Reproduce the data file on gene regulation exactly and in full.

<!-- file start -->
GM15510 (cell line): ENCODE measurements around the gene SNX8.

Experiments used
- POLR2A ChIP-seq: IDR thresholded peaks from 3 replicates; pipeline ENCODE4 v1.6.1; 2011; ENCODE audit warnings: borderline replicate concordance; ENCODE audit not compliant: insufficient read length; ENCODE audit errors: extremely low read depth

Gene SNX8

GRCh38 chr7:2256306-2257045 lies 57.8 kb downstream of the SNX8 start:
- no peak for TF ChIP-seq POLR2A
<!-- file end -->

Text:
GM15510 (cell line): ENCODE measurements around the gene SNX8.

Experiments used
- POLR2A ChIP-seq: IDR thresholded peaks from 3 replicates; pipeline ENCODE4 v1.6.1; 2011; ENCODE audit warnings: borderline replicate concordance; ENCODE audit not compliant: insufficient read length; ENCODE audit errors: extremely low read depth

Gene SNX8

GRCh38 chr7:2256306-2257045 lies 57.8 kb downstream of the SNX8 start:
- no peak for TF ChIP-seq POLR2A